Featured Research

from universities, journals, and other organizations

Microwave Steel: Faster, Cleaner, Cheaper

Date:
January 26, 2004
Source:
Michigan Technological University
Summary:
The same couch-potato technology that pops your popcorn during a TV commercial can now be used to make steel. You shouldn't try it at home, however, since it involves heating the raw materials up to 1,000 degrees Celsius, about the same temperature as molten lava.

The same couch-potato technology that pops your popcorn during a TV commercial can now be used to make steel.

You shouldn't try it at home, however, since it involves heating the raw materials up to 1,000 degrees Celsius, about the same temperature as molten lava.

The feat was accomplished by Michigan Tech researcher Jiann-Yang (Jim) Hwang, who wired together the magnetrons from six garden-variety microwaves into one super-heavy-duty oven and added an electric arc furnace. He then put iron oxide and coal inside. In a matter of minutes, the microwave energy reduced the iron ore to iron, and the electric arc furnace smelted the iron and coal into steel.

The process could give the steel industry the same benefits that a microwave gives the typical family, says Hwang, an associate professor of materials science and engineering and director of Michigan Tech's Institute of Materials Processing.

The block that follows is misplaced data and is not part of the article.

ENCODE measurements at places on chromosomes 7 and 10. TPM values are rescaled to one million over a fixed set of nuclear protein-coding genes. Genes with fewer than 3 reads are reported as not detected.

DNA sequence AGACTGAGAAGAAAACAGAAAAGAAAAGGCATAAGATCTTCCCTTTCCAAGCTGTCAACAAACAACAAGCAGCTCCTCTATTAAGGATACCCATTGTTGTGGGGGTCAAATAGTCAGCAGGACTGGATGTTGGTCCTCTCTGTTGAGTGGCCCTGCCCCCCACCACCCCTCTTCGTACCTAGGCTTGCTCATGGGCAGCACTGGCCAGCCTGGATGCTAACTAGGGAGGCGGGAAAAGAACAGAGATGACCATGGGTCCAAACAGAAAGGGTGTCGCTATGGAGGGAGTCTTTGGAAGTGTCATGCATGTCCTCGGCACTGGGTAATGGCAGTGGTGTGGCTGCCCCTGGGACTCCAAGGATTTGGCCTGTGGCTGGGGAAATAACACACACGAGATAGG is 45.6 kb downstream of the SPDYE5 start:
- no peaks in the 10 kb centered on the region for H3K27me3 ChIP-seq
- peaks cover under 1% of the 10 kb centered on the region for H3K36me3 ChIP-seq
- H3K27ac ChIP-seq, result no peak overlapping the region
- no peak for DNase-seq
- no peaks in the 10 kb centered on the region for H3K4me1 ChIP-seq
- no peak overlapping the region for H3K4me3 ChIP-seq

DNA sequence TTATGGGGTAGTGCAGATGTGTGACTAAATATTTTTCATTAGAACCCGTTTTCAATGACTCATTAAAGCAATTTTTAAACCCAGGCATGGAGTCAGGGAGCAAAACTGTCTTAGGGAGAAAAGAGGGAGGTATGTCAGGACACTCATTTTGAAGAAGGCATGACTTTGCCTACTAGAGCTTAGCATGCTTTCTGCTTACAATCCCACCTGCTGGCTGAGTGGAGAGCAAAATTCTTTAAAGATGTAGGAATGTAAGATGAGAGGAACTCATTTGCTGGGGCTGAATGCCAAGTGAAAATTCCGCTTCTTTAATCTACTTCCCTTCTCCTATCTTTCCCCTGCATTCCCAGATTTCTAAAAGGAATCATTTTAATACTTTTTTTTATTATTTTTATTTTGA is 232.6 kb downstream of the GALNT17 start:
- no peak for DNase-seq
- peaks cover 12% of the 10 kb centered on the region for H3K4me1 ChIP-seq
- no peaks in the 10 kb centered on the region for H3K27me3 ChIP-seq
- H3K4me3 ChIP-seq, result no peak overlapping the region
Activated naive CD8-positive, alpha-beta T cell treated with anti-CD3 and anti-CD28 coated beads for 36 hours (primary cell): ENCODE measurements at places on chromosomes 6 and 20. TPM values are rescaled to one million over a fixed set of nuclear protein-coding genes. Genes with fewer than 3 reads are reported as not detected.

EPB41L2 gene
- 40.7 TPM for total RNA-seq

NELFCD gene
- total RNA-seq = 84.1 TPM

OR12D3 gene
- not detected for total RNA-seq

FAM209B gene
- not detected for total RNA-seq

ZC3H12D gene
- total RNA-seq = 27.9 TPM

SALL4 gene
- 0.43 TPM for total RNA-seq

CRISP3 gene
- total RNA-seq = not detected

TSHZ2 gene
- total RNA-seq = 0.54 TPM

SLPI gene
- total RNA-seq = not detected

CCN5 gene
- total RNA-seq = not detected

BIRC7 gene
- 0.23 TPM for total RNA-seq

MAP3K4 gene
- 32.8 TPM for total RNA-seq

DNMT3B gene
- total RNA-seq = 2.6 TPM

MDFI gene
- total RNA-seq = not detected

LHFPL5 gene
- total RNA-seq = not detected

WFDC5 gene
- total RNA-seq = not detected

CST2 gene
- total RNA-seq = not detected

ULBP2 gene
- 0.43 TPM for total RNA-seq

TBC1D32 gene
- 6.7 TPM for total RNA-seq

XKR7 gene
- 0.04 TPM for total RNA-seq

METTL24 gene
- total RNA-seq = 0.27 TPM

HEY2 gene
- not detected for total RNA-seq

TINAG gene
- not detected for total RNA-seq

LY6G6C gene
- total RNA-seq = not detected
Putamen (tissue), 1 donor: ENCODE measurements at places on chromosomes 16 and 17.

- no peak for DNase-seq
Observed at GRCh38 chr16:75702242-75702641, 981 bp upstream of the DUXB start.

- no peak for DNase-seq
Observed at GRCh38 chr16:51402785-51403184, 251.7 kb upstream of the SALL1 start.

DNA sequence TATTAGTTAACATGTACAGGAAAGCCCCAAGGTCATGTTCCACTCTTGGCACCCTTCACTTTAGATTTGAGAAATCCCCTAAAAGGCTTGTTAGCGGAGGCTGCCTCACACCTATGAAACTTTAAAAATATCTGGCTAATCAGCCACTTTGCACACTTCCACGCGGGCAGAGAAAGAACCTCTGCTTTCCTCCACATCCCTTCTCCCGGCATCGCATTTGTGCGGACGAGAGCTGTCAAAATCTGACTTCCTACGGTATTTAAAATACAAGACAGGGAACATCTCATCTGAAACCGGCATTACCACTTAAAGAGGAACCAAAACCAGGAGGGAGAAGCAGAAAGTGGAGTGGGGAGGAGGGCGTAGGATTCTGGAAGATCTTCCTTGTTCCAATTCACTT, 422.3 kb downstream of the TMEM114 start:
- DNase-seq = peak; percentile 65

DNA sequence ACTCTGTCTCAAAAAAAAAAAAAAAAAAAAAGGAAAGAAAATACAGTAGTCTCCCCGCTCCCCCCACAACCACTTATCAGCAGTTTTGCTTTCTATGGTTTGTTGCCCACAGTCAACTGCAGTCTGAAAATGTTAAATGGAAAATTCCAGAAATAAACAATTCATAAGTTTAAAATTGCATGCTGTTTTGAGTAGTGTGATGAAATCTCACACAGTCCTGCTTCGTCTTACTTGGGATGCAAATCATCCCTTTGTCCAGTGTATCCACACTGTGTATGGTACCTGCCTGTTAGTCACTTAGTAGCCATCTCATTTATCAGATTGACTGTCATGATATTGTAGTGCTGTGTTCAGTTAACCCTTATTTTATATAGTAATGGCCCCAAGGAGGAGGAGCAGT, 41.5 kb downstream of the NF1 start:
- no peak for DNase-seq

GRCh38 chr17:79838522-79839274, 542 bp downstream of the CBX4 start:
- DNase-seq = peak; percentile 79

It's really cheap, and it's really fast.

"With a blast furnace, most of the heat escapes," Hwang says. "It's like the stove in your home, where most of the heat warms your kitchen. It's inefficient. In our microwave, iron oxides can be heated to 1,000 degrees Celsius in one minute, compared to hours for conventional heating."

Microwave technology could cut production costs by as much as 50 percent, Hwang says. In addition to energy savings, it uses coal, eliminating the need for high-cost coke. And the manufacturing process is simple, cutting the number of steelmaking steps in half.

It's also friendlier to the environment, with significant reductions in greenhouse gases and sulfur dioxide emissions.

Industry officials aren't ready to throw their existing technology out the window just yet, but they are taking a close look at the Hwang's invention.

"This could be a promising technology, particularly for helping us reuse byproducts that are currently being discarded," said Mark Conedera, a senior environmental engineer with US Steel Corporation. "We've been supportive of the concept for these value-added uses, and it has significant environmental benefits."

Hwang believes his new technology has the potential to benefit U.S. heavy industry, particularly in the Great Lakes region, where the steel and auto industries are centered.

"A low-cost steelmaking technology would take advantage of U.S. iron and coal resources and could help keep manufacturing jobs in Michigan and throughout the Great Lakes," he said.

Hwang's microwave steelmaking research was supported by a grant from the U.S. Department of Energy.


Story Source:

The above story is based on materials provided by Michigan Technological University. Note: Materials may be edited for content and length.